A Peculiar Parse

 

One of the best enhancements to Powershell was the inclusion of custom classes in v5. We originally wrote scripts, then we wrote cmdlets, followed by modules, and now we've graduated, with Class.

I recently decided I wanted to write some code that would build a website. What better way to do that than by creating a class just for me? That's rhetorical by the way. My early class code looked like this:

 

class mysite {
  [string]$SiteName = 'mysite'
  [string]$PhysPath = 'c:\mysite'
  [string]$Binding = '*:8000:'

  mysite(){
    Import-Module IISAdministration,WebAdministration
  }

  [void]CreateSite(){
    $newsite = @{
      Name = $this.SiteName
      PhysicalPath = $this.PhysPath
      BindingInformation = $this.Binding
    }
    New-IISSite @newsite
    (Get-IISServerManager).CommitChanges()
  }
}

With this code I'm able to create my IIS website and see it in IIS Manager. But then I thought it'd be great to add the object representing the new site to my custom class. To do this I'll need to create another property. It's generally a good idea to cast properties as the appropriate object type.  That means adding a new property to the class and loading the appropriate namespaces so the casting would work.  I also updated my method to pass the object representing my website to the new property.

class mysite {
  [string]$SiteName = 'mysite'
  [string]$PhysPath = 'c:\mysite'
  [string]$Binding = '*:8000:'
  [Microsoft.Web.Administration.Site[]]$SiteObject

  mysite(){
    [void][System.Reflection.Assembly]::LoadWithPartialName(
      'Microsoft.Web.Administration')
    [void][System.Reflection.Assembly]::LoadWithPartialName(
      'Microsoft.Web.Management')
    Import-Module IISAdministration,WebAdministration
  }

  [void]CreateSite(){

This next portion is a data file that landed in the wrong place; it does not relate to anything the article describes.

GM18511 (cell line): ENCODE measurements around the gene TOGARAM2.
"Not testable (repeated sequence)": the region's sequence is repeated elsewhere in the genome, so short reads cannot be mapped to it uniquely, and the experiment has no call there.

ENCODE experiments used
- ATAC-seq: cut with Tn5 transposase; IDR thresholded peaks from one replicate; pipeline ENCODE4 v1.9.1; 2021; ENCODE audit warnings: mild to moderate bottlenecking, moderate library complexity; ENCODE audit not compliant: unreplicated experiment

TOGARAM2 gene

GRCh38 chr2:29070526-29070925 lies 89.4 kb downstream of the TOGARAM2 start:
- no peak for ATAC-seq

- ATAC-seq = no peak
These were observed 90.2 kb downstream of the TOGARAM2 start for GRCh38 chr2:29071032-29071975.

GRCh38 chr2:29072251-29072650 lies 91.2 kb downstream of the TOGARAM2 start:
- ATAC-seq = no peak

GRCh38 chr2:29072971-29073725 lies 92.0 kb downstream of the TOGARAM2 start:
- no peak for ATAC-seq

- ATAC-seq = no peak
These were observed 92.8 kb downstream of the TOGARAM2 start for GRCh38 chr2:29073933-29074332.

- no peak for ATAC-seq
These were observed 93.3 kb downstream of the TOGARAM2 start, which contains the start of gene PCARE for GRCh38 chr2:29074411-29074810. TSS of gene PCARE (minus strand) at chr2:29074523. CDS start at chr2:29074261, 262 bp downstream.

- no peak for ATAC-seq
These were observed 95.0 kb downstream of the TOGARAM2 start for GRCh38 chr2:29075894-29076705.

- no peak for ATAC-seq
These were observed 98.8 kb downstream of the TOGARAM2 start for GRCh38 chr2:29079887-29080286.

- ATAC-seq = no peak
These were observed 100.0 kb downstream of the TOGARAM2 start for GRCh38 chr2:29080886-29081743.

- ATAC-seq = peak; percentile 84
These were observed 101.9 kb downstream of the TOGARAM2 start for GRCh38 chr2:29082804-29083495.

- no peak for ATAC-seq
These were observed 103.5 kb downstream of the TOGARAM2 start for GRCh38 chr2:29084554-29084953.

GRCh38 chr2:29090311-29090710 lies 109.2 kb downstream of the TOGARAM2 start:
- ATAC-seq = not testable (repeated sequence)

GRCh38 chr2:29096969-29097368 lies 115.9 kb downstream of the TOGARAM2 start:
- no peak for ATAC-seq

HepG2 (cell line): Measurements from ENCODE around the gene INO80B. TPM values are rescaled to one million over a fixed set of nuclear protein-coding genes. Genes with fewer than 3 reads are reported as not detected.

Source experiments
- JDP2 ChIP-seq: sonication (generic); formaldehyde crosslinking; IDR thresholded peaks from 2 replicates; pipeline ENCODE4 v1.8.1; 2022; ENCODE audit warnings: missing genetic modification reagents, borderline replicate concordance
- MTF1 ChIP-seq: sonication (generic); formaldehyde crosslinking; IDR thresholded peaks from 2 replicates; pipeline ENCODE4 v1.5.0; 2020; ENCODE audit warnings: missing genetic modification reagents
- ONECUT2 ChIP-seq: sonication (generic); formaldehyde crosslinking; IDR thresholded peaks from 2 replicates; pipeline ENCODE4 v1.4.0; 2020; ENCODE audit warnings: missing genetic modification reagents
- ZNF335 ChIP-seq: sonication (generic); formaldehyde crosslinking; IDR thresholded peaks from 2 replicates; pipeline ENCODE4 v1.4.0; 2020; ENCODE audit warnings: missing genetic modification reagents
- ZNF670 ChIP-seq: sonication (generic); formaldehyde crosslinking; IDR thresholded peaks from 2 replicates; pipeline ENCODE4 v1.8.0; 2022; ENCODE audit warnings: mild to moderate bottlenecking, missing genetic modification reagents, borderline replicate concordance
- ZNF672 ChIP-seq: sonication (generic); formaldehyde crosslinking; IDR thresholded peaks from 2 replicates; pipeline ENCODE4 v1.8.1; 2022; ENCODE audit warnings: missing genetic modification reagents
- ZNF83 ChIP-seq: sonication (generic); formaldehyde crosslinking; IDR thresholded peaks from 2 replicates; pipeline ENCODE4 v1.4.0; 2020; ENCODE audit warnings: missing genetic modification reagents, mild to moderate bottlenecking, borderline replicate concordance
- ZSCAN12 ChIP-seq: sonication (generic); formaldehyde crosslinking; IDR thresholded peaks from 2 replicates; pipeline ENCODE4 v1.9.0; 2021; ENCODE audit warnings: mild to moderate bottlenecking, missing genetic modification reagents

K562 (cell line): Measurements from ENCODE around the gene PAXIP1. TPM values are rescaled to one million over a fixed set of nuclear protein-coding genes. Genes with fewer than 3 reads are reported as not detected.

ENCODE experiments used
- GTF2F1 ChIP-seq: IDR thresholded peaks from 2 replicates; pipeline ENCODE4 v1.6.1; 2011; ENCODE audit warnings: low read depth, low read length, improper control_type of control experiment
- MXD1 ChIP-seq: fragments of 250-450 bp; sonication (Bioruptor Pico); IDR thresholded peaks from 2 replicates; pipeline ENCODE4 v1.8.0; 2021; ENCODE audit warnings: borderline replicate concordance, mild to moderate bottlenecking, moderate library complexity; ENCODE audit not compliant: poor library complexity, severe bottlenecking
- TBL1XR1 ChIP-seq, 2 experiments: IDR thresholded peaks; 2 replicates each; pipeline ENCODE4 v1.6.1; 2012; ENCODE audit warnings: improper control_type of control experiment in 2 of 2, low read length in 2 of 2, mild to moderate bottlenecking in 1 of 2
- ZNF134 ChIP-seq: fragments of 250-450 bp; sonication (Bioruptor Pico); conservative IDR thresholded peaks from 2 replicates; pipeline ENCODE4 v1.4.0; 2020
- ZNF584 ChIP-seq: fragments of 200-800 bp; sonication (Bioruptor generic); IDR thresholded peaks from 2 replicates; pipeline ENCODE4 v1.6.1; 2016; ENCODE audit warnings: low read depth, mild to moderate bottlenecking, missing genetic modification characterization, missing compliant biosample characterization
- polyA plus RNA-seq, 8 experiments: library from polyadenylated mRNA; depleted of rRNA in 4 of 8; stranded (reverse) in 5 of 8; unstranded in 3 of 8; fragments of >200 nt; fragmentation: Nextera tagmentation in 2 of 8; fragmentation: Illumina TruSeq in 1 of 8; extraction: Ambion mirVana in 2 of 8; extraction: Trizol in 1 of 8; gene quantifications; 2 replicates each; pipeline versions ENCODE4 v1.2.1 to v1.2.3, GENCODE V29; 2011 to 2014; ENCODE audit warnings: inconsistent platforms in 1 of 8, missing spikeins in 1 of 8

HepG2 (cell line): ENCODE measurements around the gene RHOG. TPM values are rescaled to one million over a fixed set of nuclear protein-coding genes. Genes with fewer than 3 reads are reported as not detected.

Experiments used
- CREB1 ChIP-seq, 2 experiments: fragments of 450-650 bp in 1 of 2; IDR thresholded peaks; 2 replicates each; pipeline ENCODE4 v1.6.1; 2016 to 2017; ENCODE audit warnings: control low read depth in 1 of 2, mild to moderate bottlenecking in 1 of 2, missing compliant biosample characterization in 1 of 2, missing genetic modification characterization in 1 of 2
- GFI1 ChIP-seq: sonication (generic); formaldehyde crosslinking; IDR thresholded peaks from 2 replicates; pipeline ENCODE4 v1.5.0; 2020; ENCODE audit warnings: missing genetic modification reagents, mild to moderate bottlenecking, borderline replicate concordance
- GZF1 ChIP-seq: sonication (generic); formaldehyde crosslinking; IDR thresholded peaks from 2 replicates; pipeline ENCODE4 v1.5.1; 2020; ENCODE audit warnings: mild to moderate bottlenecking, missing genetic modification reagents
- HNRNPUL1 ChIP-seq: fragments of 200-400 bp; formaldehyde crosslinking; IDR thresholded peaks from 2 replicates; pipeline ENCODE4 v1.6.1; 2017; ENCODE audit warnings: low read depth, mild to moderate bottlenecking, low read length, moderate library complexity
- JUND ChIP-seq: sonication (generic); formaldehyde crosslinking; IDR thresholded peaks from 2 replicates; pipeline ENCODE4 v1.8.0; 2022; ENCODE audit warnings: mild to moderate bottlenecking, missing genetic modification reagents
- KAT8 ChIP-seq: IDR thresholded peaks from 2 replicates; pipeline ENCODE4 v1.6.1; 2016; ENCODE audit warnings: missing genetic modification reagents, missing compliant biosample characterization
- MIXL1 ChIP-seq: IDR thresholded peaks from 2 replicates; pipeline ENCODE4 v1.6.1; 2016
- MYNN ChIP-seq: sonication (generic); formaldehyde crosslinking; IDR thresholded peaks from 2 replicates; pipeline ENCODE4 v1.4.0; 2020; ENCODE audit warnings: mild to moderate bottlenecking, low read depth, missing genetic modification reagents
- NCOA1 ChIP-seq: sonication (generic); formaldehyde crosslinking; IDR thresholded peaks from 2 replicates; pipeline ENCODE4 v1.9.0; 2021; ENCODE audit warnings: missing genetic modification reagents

$newsite = @{
      Name = $this.SiteName
      PhysicalPath = $this.PhysPath
      BindingInformation = $this.Binding
    }
    $this.SiteObject += New-IISSite @newsite -Passthru
    (Get-IISServerManager).CommitChanges()
  }
}

Looks great right?  I was able to create my new site and see it in IIS Manager.  The next day I wanted to try it out again so I deleted my website, loaded my code, and then got hit with a nasty error from the parser.

PS C:\Dev> . .\powershellorg.ps1
At C:\Dev\powershellorg.ps1:5 char:4
+   [Microsoft.Web.Administration.Site[]]$SiteObject
+    ~~~~~~~~~~~~~~~~~~~~~~~~~~~~~~~~~
Unable to find type [Microsoft.Web.Administration.Site].
    + CategoryInfo          : ParserError: (:) [], ParseException
    + FullyQualifiedErrorId : TypeNotFound

Turns out, the parser in powershell is reading my code and sees an object type it doesn't know.  That would be my new property with the casting to [Microsoft.Web.Administration.Site].  At this point, the namespace containing the class I'm casting as hasn't been loaded because that code is in the class constructor.  So I figure, no problem!  I'll just load the namespaces before I define my class, score one point for Colyn!

[void][System.Reflection.Assembly]::LoadWithPartialName(
    'Microsoft.Web.Administration')
[void][System.Reflection.Assembly]::LoadWithPartialName(
    'Microsoft.Web.Management')
class mysite {
  [string]$SiteName = 'mysite'
  [string]$PhysPath = 'c:\mysite'
  [string]$Binding = '*:8000:'
  [Microsoft.Web.Administration.Site[]]$SiteObject

  mysite(){
    Import-Module IISAdministration,WebAdministration
  }

  [void]CreateSite(){
    $newsite = @{
      Name = $this.SiteName
      PhysicalPath = $this.PhysPath